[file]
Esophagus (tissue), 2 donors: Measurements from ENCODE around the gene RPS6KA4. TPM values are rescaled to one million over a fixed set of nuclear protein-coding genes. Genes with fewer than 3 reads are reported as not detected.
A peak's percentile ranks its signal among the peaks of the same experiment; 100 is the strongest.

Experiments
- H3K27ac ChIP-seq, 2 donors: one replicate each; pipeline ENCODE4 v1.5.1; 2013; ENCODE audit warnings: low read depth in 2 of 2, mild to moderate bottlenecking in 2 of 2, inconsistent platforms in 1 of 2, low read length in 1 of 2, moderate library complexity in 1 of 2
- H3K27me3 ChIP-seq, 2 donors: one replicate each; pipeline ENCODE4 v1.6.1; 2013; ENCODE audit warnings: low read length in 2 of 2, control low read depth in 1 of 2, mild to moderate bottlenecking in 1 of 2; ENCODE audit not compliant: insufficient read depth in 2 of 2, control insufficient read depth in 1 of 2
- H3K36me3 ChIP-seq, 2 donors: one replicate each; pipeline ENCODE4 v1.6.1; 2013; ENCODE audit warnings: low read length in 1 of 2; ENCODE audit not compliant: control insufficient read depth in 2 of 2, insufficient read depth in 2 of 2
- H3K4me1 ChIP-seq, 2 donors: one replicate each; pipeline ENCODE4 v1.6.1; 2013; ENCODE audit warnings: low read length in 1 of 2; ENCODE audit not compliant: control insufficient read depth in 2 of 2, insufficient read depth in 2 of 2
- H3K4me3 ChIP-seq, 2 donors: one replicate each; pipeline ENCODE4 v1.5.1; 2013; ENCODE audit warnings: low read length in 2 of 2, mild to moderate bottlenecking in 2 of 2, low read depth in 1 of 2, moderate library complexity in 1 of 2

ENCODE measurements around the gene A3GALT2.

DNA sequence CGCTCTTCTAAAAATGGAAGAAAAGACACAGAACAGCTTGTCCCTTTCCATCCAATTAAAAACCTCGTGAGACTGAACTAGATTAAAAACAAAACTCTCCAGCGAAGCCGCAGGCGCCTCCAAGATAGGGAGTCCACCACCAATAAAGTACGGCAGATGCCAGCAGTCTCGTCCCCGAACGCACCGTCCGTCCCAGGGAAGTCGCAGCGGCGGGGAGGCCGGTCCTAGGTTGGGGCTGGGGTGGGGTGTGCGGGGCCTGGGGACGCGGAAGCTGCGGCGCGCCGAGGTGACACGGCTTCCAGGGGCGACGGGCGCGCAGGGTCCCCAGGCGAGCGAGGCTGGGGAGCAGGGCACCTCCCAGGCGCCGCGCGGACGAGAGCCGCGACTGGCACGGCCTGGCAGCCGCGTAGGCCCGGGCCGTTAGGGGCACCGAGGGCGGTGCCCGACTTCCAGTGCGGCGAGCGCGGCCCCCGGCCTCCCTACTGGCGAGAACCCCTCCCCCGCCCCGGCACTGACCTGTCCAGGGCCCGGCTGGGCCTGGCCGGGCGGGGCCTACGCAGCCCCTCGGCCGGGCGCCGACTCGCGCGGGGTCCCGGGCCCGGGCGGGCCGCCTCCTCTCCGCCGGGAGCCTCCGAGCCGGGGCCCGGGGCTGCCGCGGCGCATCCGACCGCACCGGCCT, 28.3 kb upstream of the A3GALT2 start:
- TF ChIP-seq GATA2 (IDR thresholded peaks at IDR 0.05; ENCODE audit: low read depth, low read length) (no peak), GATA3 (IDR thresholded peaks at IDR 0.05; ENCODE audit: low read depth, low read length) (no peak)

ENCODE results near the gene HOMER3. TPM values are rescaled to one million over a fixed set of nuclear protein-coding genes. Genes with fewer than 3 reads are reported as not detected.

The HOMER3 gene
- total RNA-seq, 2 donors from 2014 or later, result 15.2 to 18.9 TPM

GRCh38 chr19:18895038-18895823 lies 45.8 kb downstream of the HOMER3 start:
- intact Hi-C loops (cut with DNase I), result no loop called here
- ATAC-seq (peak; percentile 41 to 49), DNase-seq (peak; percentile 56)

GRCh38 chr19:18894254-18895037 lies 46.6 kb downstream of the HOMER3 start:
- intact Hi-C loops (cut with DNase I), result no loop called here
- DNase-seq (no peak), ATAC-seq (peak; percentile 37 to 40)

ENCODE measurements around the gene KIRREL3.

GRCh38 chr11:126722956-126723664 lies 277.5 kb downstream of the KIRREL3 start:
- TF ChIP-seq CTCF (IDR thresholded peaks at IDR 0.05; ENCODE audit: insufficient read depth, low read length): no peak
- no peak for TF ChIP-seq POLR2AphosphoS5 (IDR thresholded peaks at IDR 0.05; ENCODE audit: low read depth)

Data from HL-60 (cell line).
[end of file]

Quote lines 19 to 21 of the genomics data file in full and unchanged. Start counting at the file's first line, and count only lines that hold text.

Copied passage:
- intact Hi-C loops (cut with DNase I), result no loop called here
- DNase-seq (no peak), ATAC-seq (peak; percentile 37 to 40)

ENCODE measurements around the gene KIRREL3.